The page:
Wednesday, June 22, 2022
Stephen E. Henderson (University of Oklahoma - College of Law) has posted In Celebration of Dissents (And Lengthy Textbooks): How Digital Became Different for the Fourth Amendment And Why It Is Time for a Real Warrant Default (Ohio State Law Journal, Forthcoming) on SSRN. Here is the abstract:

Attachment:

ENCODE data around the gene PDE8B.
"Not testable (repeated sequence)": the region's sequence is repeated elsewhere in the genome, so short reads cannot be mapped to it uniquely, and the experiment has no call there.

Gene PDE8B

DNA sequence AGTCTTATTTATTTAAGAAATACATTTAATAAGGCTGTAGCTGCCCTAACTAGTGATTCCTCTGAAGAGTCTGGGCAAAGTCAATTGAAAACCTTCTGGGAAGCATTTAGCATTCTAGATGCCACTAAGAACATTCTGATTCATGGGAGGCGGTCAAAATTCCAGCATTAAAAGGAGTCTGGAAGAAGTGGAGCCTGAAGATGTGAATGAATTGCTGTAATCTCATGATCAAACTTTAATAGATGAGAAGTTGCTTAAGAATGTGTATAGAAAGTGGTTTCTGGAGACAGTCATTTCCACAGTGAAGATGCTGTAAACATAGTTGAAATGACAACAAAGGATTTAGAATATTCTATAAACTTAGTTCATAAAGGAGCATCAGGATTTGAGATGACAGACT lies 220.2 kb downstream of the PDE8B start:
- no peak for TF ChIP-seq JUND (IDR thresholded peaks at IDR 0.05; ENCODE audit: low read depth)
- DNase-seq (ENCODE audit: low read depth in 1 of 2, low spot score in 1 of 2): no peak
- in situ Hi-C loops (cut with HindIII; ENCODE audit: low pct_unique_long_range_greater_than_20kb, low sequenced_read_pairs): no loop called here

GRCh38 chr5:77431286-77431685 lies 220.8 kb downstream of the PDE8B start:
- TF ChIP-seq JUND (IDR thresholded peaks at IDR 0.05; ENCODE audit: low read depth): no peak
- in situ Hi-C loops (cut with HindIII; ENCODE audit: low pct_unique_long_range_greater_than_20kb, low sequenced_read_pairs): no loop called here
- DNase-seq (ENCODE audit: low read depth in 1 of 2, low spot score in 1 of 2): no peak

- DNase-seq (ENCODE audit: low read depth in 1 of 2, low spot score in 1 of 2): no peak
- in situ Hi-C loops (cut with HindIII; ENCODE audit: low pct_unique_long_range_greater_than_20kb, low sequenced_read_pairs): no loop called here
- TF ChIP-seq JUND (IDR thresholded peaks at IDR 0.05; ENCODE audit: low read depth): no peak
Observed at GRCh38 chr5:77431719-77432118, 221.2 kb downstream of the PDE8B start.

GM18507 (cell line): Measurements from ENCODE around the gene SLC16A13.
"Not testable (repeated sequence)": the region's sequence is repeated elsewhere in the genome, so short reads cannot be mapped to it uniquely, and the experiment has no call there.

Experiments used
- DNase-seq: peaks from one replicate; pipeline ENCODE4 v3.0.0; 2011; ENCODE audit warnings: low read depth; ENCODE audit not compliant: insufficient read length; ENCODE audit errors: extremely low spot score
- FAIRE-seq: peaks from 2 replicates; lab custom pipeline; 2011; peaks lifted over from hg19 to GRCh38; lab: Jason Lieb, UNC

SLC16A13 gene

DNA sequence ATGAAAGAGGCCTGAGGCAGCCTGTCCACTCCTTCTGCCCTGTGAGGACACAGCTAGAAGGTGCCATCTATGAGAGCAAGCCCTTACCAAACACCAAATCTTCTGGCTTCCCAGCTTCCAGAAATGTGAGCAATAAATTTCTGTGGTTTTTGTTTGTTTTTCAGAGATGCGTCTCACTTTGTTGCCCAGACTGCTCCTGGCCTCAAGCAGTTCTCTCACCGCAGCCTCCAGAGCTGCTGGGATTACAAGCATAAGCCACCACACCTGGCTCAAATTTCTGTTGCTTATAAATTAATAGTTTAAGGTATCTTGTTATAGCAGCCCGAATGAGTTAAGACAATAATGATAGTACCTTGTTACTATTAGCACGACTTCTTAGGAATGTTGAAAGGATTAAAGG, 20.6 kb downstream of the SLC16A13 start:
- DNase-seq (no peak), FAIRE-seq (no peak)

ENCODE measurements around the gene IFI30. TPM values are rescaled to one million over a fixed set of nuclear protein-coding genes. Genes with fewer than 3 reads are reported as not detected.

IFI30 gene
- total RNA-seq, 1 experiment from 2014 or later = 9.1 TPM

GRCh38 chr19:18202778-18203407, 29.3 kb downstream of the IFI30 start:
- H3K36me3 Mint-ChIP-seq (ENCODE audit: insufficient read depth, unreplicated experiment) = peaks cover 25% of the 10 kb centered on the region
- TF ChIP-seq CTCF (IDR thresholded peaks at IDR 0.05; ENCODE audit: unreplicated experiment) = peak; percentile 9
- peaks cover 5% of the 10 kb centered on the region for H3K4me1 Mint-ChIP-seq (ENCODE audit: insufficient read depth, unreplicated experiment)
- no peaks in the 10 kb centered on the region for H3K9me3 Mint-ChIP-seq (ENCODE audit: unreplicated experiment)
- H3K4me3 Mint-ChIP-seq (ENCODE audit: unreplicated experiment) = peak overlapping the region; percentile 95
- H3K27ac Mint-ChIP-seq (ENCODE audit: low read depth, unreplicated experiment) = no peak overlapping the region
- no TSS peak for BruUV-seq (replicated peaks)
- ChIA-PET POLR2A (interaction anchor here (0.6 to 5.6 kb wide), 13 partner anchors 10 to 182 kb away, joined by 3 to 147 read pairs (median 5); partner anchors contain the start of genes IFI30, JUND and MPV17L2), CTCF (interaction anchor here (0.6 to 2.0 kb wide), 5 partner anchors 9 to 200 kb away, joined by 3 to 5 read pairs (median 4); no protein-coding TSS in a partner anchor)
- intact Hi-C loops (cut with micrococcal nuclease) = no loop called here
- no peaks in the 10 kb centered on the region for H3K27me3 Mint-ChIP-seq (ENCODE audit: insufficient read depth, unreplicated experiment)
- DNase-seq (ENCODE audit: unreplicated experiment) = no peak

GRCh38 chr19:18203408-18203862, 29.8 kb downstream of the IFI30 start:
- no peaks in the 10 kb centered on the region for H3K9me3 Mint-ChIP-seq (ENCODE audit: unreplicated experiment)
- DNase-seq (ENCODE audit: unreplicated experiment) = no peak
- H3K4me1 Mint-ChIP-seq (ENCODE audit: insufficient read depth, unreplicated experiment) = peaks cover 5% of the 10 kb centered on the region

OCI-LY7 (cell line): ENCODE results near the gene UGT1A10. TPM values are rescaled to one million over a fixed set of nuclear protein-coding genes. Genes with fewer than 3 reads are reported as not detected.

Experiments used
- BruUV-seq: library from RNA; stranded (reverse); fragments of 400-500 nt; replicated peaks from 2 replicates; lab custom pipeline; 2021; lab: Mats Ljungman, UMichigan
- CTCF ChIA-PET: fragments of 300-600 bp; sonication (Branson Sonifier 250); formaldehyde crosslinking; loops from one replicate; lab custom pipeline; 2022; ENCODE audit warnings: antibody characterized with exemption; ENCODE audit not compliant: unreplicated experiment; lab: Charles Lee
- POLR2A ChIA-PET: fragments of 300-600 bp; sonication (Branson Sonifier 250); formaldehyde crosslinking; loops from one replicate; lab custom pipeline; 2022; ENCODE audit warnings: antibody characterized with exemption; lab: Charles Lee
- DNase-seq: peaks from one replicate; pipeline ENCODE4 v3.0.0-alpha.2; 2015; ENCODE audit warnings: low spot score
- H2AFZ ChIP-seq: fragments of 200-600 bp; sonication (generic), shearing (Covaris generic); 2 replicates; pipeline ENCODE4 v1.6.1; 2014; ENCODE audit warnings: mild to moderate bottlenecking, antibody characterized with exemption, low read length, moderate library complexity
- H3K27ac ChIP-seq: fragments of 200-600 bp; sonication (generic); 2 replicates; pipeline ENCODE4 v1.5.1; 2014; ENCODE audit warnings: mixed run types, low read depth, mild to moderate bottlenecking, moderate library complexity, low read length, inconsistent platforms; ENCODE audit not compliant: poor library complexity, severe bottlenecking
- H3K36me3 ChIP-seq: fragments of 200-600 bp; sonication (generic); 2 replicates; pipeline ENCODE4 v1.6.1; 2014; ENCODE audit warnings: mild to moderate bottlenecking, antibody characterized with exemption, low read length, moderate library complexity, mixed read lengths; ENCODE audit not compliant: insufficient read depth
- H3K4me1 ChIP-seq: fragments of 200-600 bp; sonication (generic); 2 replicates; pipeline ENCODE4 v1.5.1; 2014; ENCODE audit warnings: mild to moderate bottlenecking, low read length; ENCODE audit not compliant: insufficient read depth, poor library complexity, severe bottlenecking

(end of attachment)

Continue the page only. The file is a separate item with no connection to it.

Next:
The last decade has brought tremendous change to the Fourth Amendment, finally resulting in a ‘digital is different’ norm. We stand at an inflection point between a monolithic, analog past and a murky future of yet-unarticulated constitutional digital policing rules. It is a good time, then, to reflect upon how we came to be here and where we ought to go. This essay first looks back to a monumental, majestic dissent: that of Justice Louis Brandeis in the 1928 decision of Olmstead v. United States. Every American, and especially every law student, ought to know that opinion, and judges and scholars ought to appreciate how it charted the path we have now trod. The essay then turns forward, considering whether we are finally ready for a longstanding Supreme Court assertion that has never been honestly applied: a Fourth Amendment warrant default. Given ubiquitous digital data, a warrant standard will often be required for searches to be reasonable. And, even when it is not—when the needs of effective investigation and resulting safety outweigh privacy and liberty concerns—the modern Fourth Amendment space is uniquely well situated to a ‘penalty default’ in which the State shoulders the burden of convincing legislators and then courts that such lesser standard is constitutionally correct.